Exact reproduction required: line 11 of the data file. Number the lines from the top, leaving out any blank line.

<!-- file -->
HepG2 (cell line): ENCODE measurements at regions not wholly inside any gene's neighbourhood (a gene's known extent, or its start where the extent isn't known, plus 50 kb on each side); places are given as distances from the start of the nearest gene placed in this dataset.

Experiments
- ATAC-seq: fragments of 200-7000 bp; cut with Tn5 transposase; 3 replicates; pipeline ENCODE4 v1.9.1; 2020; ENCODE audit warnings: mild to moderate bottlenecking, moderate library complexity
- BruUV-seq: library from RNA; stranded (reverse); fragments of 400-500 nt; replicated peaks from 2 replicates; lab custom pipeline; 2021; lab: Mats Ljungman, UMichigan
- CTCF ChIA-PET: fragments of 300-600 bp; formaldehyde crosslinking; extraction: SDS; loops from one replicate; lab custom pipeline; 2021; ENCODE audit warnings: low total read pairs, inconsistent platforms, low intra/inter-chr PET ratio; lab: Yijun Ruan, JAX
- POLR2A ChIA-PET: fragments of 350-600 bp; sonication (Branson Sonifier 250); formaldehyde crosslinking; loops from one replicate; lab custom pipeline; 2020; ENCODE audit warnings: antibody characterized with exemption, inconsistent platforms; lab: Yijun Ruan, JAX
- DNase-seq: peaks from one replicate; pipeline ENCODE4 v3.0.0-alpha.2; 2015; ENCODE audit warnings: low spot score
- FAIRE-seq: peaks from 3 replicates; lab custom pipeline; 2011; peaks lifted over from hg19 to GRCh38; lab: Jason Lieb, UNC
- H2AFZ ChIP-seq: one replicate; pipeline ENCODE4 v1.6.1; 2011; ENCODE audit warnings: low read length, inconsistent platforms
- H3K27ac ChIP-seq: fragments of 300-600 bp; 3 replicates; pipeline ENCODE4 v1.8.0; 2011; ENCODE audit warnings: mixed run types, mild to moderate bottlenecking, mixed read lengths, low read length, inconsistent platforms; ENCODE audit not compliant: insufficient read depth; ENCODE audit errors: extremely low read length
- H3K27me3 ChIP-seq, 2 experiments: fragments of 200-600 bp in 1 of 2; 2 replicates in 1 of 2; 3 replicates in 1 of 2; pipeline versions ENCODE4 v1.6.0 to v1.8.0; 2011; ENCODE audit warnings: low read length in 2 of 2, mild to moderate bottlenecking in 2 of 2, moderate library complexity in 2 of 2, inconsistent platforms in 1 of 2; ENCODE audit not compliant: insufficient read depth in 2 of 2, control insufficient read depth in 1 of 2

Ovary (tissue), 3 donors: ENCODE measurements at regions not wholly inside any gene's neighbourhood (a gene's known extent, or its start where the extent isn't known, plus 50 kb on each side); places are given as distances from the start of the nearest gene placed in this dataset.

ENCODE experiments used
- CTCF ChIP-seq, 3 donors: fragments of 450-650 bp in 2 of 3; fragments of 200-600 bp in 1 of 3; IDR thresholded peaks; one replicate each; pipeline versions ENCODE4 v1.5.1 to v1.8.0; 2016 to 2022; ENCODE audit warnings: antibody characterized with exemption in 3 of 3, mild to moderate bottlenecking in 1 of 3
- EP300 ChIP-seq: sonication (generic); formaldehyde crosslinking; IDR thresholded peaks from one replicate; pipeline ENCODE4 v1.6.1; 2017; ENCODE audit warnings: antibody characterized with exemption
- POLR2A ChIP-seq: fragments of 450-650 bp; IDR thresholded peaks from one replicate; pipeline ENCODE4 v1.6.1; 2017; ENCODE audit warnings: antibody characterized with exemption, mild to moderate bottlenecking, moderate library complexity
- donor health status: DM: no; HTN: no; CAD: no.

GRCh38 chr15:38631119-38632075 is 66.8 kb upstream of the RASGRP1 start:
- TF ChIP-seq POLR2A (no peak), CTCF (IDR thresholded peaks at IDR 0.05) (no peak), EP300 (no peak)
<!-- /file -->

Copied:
- H3K27me3 ChIP-seq, 2 experiments: fragments of 200-600 bp in 1 of 2; 2 replicates in 1 of 2; 3 replicates in 1 of 2; pipeline versions ENCODE4 v1.6.0 to v1.8.0; 2011; ENCODE audit warnings: low read length in 2 of 2, mild to moderate bottlenecking in 2 of 2, moderate library complexity in 2 of 2, inconsistent platforms in 1 of 2; ENCODE audit not compliant: insufficient read depth in 2 of 2, control insufficient read depth in 1 of 2